What I think is main reason for my experience is that the more in shape you are the better your body is able to utilize fat for energy.Increase of VO2 max after all does just that,allows more fat to be burned for fuel.If you get into great shape,aerobic conditioning wise,the body then can take the sugar thats incoming and store into muscle and so you burn fat while at rest or walking/climbing stairs etc and have high glycogen levels for when you need to exert yourself anaerobically.When you sit around,and if your prone to losing fitness levels quickly,the body just shuts down its fat burning capacity and burns the sugar away quickly leading to you feeling like shit….unless you pound the sugar and we all know thats not very smart thing to do.

    Here is a video of man who loses 37 pounds on Mcdonalds diet.And lets not forget that the movie Fathead had Tom lose weight and get healthier eating Mcdonalds also.I had asked him why he quit eating Mcdonalds if he got healthier and he said that he believes that LC grants even greater health benefits so….

  26. Gemma on January 7, 2014 at 01:35

    Resistant starch, gut microbiota, SBO etc. in a new podcast by Chris Kresser on Living la vida Low Carb (time 38:19). Though the whole podcast about “The 5 challenges Of Very Low-Carb Diets” is worth listening:

  27. Ellen on January 9, 2014 at 04:53

    Richard,

    How is you dog doing?

    At this point mine seems to be doing very well on a pinch of plantain starch every three or four days. I have reduced from twice daily to once daily, etc. I am just going by her appetite and frequency of bowel movements as well as a very slight licking thing she does that may be some acid reflux. It is a much milder version of what she does before she throws up. There seems to be a Goldilocks effect with the RS.

    Of course both you and Tim have talked about how you change it up with not only the kind and amounts if RS, But the frequency too. It is so hard to get out of the more is better mindset. But now I can see that some inconsistency makes sense from a Paleo perspective, so am doing that more with myself now too, and so far so good.

    • Richard Nikoley on January 9, 2014 at 18:40

      Ellen

      Do is doing fine. I do about a tsp per day, most days but not all. The poops are the best he’s ever had.

  28. Dust on January 9, 2014 at 11:00

    I’ve been following the RS discussion for several weeks now and really want to ask Richard (or other RS experts) this question: don’t you think that (since RS is called a “third type of fiber”) all the miracles of RS can be achieved by consuming just …regular fiber?

    I mean does anybody know that 4 tbsp of RS is superior than, say, some fiber capsules from a health store or Jeff Leach’s protocol (eat a lot of fibrous veggies, up to 100 grams a day)?

    • BrazilBrad on January 10, 2014 at 17:59

      @Dust, That comment is so ignorant as to make me believe you are either lying or just an idiot. See “prebiotic” on Wikipedia and come back when you have learned how to read and comprehend what you have read. Then read all the RS/potato-starch posts and discussions here on FTA starting with the first one. We don’t have time to educate those who are unwilling to put out a minimum of effort to educate themselves.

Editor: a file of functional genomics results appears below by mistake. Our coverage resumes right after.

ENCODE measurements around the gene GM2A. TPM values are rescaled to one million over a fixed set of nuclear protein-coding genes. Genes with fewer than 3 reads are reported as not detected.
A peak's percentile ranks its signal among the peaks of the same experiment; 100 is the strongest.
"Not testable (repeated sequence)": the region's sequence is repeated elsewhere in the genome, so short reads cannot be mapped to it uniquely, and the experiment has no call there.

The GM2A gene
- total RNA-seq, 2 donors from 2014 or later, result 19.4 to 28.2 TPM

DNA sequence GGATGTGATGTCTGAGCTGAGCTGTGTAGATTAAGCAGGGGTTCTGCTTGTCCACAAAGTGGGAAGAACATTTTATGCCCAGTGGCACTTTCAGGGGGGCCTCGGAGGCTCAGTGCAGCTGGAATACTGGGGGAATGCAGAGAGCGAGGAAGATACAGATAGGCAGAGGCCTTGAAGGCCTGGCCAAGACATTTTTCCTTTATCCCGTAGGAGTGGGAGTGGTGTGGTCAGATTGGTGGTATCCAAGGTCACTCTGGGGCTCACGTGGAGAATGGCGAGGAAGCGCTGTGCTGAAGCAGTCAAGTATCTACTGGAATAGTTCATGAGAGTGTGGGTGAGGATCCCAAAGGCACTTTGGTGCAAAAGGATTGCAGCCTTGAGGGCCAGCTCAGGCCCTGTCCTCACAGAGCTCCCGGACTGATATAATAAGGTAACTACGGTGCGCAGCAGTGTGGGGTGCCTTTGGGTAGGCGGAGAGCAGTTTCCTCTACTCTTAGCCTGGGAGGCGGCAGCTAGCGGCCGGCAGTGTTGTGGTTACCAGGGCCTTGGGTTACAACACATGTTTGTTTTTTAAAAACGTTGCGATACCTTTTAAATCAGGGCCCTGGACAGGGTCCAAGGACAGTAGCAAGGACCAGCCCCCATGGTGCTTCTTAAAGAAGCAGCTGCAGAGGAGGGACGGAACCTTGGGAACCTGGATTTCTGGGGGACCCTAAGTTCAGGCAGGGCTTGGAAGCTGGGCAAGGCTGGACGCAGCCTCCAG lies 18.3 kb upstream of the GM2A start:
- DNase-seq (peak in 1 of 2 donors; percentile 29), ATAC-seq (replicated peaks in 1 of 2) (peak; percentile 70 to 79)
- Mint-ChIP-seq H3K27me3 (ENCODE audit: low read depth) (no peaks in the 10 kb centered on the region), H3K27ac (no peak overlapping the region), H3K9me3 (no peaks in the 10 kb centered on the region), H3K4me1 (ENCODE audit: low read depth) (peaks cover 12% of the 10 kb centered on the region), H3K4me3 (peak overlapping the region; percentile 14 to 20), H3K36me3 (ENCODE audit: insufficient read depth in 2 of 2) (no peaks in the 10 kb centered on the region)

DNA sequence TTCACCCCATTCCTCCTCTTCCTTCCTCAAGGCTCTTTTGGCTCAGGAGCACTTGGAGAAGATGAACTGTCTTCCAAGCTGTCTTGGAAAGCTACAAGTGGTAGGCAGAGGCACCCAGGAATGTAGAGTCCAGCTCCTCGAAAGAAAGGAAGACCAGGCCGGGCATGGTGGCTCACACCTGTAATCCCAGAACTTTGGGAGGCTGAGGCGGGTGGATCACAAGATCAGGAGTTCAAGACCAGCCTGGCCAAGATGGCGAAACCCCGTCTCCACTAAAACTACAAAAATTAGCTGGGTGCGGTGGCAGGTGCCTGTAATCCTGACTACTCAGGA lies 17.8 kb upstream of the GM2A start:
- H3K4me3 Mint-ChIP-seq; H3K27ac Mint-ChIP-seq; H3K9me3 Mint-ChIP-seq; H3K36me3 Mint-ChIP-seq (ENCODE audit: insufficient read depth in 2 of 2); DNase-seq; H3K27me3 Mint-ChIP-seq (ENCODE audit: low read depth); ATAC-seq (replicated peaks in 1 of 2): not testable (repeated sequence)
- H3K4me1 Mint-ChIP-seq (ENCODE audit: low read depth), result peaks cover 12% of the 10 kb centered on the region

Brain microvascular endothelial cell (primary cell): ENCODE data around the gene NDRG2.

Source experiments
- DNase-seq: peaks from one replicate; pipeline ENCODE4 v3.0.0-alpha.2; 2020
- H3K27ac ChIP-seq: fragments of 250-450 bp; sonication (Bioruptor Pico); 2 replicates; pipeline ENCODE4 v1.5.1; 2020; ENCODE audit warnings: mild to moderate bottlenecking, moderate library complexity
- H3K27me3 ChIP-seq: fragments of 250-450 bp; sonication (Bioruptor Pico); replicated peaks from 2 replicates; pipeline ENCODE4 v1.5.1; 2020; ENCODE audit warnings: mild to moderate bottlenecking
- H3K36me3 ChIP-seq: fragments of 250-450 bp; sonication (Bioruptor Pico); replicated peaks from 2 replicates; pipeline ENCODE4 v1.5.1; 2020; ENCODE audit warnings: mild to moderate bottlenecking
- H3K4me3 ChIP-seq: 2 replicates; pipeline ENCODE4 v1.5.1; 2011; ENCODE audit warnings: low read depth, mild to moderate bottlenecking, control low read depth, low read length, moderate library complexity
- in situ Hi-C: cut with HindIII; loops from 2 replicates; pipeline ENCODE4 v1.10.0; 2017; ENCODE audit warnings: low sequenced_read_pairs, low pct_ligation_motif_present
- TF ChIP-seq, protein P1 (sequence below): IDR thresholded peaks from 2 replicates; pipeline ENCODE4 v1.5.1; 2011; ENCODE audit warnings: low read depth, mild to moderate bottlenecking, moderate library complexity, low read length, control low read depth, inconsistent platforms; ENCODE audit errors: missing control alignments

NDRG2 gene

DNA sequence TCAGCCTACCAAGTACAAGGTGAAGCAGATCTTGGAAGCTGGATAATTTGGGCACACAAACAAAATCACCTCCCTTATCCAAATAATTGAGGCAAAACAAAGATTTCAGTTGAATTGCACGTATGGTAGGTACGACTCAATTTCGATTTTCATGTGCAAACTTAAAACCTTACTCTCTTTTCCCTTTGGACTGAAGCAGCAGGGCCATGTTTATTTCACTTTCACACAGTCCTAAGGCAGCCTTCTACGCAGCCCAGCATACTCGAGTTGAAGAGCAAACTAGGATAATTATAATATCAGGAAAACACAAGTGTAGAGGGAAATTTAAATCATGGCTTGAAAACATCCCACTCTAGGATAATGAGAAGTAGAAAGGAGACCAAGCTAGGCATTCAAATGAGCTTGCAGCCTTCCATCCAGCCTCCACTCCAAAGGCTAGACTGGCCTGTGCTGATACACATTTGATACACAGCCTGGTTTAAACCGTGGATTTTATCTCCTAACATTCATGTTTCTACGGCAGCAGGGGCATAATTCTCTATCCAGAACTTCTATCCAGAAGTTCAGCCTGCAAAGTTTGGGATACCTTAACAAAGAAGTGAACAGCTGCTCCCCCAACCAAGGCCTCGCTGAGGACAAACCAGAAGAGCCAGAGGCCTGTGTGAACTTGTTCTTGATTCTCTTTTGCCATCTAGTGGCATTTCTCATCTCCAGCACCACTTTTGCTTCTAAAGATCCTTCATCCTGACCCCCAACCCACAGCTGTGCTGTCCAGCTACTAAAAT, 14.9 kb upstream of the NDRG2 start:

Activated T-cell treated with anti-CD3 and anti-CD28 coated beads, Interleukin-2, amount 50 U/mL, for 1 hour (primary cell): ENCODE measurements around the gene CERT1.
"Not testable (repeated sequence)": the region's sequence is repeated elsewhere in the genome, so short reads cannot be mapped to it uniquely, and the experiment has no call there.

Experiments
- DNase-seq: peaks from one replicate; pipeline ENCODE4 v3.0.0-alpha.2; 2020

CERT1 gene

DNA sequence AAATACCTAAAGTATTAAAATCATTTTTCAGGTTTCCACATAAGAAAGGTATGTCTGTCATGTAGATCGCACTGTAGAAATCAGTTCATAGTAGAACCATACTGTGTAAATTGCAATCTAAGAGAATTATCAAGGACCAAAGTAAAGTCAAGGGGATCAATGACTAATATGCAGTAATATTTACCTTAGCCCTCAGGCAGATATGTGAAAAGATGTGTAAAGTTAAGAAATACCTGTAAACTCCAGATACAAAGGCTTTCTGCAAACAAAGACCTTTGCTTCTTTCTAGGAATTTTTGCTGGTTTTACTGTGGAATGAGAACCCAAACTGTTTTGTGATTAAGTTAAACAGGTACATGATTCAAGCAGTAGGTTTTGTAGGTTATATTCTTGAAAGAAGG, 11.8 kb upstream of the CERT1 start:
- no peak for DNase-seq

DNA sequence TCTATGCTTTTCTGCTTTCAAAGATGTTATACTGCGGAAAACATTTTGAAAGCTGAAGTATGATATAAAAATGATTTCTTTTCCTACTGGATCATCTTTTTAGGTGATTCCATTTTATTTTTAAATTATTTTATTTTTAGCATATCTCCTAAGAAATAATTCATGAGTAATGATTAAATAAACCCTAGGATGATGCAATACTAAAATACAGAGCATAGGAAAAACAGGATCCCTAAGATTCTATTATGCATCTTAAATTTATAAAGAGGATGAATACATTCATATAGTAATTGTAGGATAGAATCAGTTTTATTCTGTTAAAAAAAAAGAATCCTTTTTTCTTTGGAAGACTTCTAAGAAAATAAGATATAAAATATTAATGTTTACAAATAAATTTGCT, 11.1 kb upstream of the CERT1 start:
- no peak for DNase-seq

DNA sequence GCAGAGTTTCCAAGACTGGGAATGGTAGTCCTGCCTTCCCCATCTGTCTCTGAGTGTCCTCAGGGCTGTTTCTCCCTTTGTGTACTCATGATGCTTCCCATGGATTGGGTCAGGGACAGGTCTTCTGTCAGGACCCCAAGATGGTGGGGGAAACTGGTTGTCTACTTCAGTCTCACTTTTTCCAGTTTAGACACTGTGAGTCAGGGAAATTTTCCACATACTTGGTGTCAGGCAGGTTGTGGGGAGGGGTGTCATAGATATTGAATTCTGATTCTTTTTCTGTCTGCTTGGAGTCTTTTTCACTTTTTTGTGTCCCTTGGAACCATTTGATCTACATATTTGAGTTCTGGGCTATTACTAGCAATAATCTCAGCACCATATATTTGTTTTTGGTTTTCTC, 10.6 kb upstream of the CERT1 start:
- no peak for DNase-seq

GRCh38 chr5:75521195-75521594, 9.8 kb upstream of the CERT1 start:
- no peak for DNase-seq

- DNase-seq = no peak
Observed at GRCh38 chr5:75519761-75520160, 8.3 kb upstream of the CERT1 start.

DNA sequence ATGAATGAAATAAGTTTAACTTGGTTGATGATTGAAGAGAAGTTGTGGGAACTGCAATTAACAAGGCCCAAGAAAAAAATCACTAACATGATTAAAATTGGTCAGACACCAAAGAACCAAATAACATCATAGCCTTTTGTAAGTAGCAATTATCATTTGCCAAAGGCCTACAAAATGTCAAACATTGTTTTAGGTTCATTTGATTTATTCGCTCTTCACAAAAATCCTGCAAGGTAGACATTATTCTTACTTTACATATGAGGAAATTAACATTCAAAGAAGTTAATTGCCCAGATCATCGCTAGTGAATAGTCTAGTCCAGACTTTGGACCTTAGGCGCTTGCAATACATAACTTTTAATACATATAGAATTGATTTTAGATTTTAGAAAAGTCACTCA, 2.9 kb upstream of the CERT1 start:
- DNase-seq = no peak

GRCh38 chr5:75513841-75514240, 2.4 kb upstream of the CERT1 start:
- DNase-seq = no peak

29. tatertot on January 9, 2014 at 11:50

    @Dust – Wow! never really thought about it…could be. Maybe we are wasting our time.
    Thanks!

  30. David on January 9, 2014 at 13:26

    tatertot: It’s all become an Emily Litella “Never mind!” Anyway, thanks for trying.

  31. Harriet on January 9, 2014 at 16:40

    I suspect there is something to this resistant starch stuff – hey don’t need to be rude, I might be late to this. I’ve been eating paleo for five years and my weight was stable for three of these years and declined for two. But lately despite being strictly paleo it has been slowly trending up again.

    So I’ve been searching around for what I can do differently. I’m female, over 60, and with residual rheumatoid arthritis and ankylosing spondylitis. I’ve got rid of my pre-diabetes, high blood pressure, obesity, depression and general misery.

    I thought I would start on the RS slowly. So two days ago started with one measured tablespoon of potato starch. I had an incipient headache much of the following night – that is sort of there, but not quite. I took the same amount yesterday. My weight has increased by a kilo which I hope is just water and the growth of but biome. I was thirsty. Both nights I had more vivid dreams than usual and both nights woke up for an extended time. Last night I felt terrible – emotionally screwed up as I used to be when I was my sickest. My RA fingers are sore with mobility limitations – much worse than usual and my back has become stiffer. So I suspect the biome is growing something that is not as helpful as I would like. This morning I don’t feel great and am finding it difficult to focus. I’m going on holiday tomorrow so will need to think carefully as to whether to continue this while I’m away or put it aside until I return. Are there reports of people who find that things come right after a rocky start? Or am I just going to get worse and worse? Or is it a toss up and it helps with some and not with others?